In no way would he ever try to justify his actions. What he did was wrong, plain and simple. He would take back his actions that horrible day in an instant if it were possible.
However, Tim will file a clemency petition with the Board of Pardons and Paroles and ask it to vote to spare his life.
Tim requests that he have the opportunity to tell his life story, something that the jury did not hear at his trial.
His attorney did not present crucial mitigating evidence to counter the prosecution’s contention that he was a future danger to society or to show that his life was worth saving.
Consequently, the jury learned almost no information about Tim’s life and upbringing, which would have helped them determine that Tim, a deeply religious, hard-working family man, was not a future danger to society and never will be.
Lacking this mitigating evidence, it is perhaps not surprising that the jury sentenced him to death.
But since learning additional information about Tim’s character and background, jurors Rebecca Hayes and Ngoc Duong have urged the board to commute the death sentence to a life sentence.
They both believe that information relating to the upbringing that Tim received, his deep devotion to religion and his mental state would have caused them both to stick with their initial inclination, which was to spare him and sentence him to life in prison.
With this petition, Tim seeks to show the board that February 20, 2002, was an aberration in his life. Before that day, he had never been arrested or convicted of a crime. Since that day, he has not had a single disciplinary write-up in prison.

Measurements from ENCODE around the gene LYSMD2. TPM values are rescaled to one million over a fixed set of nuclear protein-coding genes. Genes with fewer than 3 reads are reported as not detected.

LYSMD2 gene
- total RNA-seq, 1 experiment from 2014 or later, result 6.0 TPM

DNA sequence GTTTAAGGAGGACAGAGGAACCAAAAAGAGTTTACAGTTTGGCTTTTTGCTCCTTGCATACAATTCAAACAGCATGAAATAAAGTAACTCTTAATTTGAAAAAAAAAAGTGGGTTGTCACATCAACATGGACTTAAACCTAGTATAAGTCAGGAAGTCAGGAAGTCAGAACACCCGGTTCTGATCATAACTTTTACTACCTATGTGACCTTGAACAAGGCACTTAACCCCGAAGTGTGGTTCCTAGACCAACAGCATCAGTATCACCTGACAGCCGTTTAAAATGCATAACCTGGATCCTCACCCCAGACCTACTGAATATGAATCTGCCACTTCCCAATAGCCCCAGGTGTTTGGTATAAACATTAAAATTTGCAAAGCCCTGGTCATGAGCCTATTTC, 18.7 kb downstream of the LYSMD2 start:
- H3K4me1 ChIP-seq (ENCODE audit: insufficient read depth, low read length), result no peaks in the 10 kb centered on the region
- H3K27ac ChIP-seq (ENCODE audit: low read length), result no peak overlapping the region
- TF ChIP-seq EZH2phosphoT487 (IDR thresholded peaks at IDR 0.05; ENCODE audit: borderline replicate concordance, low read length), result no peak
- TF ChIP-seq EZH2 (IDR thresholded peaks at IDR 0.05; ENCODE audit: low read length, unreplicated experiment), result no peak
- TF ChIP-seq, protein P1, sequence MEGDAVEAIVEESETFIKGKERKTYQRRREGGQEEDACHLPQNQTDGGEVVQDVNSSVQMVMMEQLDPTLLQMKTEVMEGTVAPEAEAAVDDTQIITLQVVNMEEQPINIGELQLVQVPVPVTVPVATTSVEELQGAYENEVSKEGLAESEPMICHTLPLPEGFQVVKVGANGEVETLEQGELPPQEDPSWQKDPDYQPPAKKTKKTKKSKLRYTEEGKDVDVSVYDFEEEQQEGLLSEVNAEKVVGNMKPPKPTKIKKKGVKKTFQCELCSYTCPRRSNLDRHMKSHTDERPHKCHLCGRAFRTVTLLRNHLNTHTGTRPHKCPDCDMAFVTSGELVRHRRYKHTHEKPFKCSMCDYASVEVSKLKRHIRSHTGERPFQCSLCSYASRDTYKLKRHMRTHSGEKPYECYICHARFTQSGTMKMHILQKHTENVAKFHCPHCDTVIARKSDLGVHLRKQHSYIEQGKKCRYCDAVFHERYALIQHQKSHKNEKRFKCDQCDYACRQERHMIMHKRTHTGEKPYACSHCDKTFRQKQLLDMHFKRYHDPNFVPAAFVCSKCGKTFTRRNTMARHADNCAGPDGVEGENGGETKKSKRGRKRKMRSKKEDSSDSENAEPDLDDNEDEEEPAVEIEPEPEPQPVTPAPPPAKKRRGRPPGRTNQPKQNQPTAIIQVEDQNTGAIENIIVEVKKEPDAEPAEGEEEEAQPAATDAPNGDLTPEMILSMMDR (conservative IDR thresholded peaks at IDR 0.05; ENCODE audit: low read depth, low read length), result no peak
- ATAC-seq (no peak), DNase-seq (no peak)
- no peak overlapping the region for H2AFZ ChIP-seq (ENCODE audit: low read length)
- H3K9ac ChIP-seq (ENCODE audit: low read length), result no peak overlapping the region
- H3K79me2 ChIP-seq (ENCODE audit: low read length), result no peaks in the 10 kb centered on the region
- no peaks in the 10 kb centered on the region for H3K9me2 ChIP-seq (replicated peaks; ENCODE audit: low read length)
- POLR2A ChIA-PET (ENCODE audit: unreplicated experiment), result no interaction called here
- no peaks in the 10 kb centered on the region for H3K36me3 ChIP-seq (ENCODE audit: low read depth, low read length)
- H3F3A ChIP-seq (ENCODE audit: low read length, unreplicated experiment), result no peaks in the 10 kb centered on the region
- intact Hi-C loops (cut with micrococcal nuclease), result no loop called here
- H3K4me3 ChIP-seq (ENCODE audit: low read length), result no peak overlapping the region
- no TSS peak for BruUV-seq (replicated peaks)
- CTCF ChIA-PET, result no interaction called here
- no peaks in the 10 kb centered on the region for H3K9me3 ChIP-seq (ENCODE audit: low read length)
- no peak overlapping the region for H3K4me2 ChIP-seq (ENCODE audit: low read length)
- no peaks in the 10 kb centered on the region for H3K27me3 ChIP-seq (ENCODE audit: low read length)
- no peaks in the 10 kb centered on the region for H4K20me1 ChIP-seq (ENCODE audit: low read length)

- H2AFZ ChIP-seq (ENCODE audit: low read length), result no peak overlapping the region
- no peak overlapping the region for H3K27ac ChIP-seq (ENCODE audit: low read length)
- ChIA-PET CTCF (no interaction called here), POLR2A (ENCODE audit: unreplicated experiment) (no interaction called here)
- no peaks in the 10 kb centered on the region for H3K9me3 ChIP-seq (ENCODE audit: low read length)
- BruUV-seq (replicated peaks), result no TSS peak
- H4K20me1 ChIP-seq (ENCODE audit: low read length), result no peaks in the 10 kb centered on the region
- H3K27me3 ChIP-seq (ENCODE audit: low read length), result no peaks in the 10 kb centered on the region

Tim wants to share his life story to show the board that, before committing this crime, he was a religious, hard-working individual who suffered from extreme anxiety but who loved and provided for his family just the same.
Since being incarcerated, he has had the opportunity to reflect on his actions, which has brought him closer to God and deepened his devotion to Jesus Christ.
In telling his story, Tim wants to give his family the opportunity to speak on his behalf, something that his defense counsel prevented them from doing at the trial.
In this case, the defendant’s family is unfortunately also the victim’s family — Tim’s parents lost their grandson, his siblings lost their nephew and his oldest son lost his half-brother.
Yet, none of these family members were able to stand before the jury to describe the severe hurt and suffering they had endured as a result of the actions of Tim. Nor were they able to explain that, despite their pain, they still supported and loved him and did not want to lose their son, brother and father to this tragedy as well.
Rick Perry, the Texas governor, will be asked to commute Tim’s death sentence to life in prison without the possibility of parole. Nothing good will come from executing Tim and causing his family any more unimaginable pain and anguish. If ever there was a man who deserved clemency, it is Tim Adams.
We’ve talked about the risk in executing a potentially innocent man. Tim is clearly guilty. I do not see what his execution accomplishes, aside from bloodying our hands and perpetuating the cycle of violence.
Find a link to Michael Rinehart’s blog Bishop Mike at Lutheran Blogs.